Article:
Just as nutrition is vital to infants' growth and development, sleep is also a main building block of life. Babies need sleep just as adults do; however, babies' sleep patterns and ways of falling asleep differ greatly from those of adults. When babies are born, their sleep patterns are not set, and they need to be taught how to fall asleep. Through active parenting, caregivers can help their baby learn how to sleep in more adult-like patterns and how to soothe themselves to sleep. While some babies easily adapt to more mature sleep cycles, other babies may take much more effort and patience to do so.
Incredibly, in the first week of life, babies sleep over sixteen hours a day, averaging eight hours during the daytime and eight and a half hours during the night. By age 1 month, they are still averaging about fifteen and a half hours of sleep per day, with that time split almost evenly between day and night. However, that sleep does not come in long, deep slumbers like adult sleep. Newborns take small snatches of light sleep all throughout the day and night, often waking hungry, soiled, or wanting affection. As time goes on, babies partially regulate their sleeping patterns just by being around adults with regulated sleep patterns, but caregivers also influence how babies learn to sleep.
In the first months, parents and caregivers need to respond to an infant's cries night or day, because this is a sensitive time when their basic biological needs are immediate and they are still learning to trust and bond with adults. When caregivers respond to their needful cries, they are building this trust and connection. As these babies begin to grow, there are ways to lovingly mold sleep patterns. To help babies learn to soothe themselves to sleep, create a bedtime routine that will help relax them and transition them from day to night. This routine can include a warm bath, a massage, cuddling, soft music or white noise, and the bedtime feeding. Teach babies to soothe themselves to sleep by putting them in their bed when they're full and drowsy but not yet asleep, and see how they react. Some infants will suckle their fingers or watch their mobile until they fall asleep, which is wonderful for parents. Other babies will scream and cry to be held until they finally fall asleep. Those babies will need more holding and comfort through the process of learning how to fall asleep.
In order to encourage longer sleeping periods through the night, send the message that nighttime is for sleeping, not for fun and play. When infants cry in the middle of the night for a bottle or a diaper change, provide for those needs quickly and quietly, without lots of stimuli such as light, singing, or games. To allow parents and caregivers to get as many hours of sleep at a stretch as possible at night, awaken babies for a feeding and changing just before they go to bed in order to start them off with a full belly and clean diaper.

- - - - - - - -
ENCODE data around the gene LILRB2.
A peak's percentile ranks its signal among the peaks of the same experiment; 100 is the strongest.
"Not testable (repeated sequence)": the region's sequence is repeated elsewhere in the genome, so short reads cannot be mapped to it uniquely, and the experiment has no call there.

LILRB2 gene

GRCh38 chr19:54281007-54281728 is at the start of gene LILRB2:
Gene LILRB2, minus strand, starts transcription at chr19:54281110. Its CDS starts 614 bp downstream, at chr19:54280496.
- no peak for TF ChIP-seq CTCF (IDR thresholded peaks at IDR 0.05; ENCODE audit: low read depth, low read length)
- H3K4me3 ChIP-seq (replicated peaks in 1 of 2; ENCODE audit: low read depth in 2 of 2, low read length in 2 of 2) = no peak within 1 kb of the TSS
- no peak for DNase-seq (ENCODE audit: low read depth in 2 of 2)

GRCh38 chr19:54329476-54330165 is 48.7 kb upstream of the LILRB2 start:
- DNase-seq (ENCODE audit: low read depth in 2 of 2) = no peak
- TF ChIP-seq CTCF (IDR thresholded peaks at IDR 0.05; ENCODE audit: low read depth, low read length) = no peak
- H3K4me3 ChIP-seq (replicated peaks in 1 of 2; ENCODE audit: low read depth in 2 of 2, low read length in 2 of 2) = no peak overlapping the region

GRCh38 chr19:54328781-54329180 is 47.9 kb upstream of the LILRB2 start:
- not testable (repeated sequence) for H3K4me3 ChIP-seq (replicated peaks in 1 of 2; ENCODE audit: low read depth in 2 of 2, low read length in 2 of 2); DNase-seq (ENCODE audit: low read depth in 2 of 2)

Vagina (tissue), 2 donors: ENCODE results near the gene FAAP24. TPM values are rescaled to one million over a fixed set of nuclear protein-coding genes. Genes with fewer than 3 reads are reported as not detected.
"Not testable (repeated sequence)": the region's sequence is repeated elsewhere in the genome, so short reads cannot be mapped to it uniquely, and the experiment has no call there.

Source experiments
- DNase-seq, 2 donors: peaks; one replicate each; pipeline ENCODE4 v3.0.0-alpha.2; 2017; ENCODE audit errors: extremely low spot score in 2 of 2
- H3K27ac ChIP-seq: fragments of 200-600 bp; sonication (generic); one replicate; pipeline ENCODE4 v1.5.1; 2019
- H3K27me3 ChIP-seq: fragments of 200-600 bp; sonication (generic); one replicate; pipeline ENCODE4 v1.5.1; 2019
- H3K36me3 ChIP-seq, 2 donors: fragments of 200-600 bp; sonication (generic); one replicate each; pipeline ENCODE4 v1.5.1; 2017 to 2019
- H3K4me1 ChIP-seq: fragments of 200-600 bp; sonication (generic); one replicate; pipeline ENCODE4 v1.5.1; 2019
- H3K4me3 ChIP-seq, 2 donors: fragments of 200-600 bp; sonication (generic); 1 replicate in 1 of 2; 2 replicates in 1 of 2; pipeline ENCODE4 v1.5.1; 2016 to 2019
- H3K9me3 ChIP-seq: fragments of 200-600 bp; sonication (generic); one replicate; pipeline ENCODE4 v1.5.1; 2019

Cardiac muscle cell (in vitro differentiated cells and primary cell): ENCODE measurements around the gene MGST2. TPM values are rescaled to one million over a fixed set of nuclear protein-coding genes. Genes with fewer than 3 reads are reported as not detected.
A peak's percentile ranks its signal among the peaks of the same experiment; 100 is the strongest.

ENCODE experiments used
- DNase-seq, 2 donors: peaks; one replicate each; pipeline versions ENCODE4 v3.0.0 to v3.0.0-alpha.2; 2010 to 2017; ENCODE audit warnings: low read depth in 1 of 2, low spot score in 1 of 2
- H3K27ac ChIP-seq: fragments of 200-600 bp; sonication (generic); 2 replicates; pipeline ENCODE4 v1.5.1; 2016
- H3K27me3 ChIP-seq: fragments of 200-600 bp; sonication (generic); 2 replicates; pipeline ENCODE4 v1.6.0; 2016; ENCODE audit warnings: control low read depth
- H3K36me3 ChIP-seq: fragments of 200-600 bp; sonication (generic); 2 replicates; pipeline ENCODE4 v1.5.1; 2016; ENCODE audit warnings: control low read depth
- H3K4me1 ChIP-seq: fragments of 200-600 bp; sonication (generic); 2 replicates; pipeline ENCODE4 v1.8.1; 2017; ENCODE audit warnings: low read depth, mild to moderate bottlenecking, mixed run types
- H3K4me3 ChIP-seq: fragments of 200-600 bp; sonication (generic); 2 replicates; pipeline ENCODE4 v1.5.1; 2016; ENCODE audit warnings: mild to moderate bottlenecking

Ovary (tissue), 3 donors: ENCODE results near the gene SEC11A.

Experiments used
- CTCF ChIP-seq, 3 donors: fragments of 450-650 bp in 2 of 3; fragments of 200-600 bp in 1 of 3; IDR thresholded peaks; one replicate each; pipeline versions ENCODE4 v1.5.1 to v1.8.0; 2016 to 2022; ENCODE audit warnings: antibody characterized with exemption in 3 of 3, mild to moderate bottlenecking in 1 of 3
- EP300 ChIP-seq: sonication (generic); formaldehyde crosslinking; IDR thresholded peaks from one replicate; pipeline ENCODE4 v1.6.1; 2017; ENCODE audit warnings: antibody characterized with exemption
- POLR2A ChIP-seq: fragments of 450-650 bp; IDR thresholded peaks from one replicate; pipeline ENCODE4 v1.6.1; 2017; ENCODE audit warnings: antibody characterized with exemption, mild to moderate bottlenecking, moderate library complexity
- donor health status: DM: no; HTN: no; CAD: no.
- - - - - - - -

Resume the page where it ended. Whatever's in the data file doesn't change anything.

By around age 3 months, babies' sleep normally comes in longer segments, and they may be sleeping for four to five hours at a time at night. They are still getting around fifteen hours of sleep, but approximately ten hours of it comes at night. By age 6 months, babies are often sleeping six to seven hour at a time. At this age, they average just a bit over fourteen hours of sleep daily, but most of it, about eleven hours, comes at night. Babies continue to average around thirteen to fourteen hours of sleep daily until their first birthday, and toddlers between the ages of 1 and 2 years average twelve to fourteen hours of sleep.
No matter where or how long babies sleep, it's important that they are safe and comfortable. Cribs and bassinets should be constructed sturdily, and sleeping areas should be free from objects such as knick-knacks or window blinds that may create falling or strangling hazards if the baby decides to play. Many other measures can be taken to protect the baby's airway and prevent suffocation or Sudden Infant Death Syndrome (SIDS), which kills 6,000 infants in the United States a year. Doctors and researchers don't totally understand what causes SIDS, but they have identified safeguards that can reduce infant risk. Mattresses should fit snugly into the crib frames, and fitted crib sheets should fit snugly over the mattresses. As well, cribs should be free of all pillows, stuffed animals, and other loose bedding when babies are sleeping inside. Only light coverings should be used in the bed. Even better, babies can be put to sleep in sleepers that keep them snuggly and warm but do not cover the head or face in any way. Parents and caregivers should also watch the temperature of the sleeping area so that the baby is neither too warm nor too cold. Babies should always be put down to sleep on their backs, never on their stomachs or on their sides.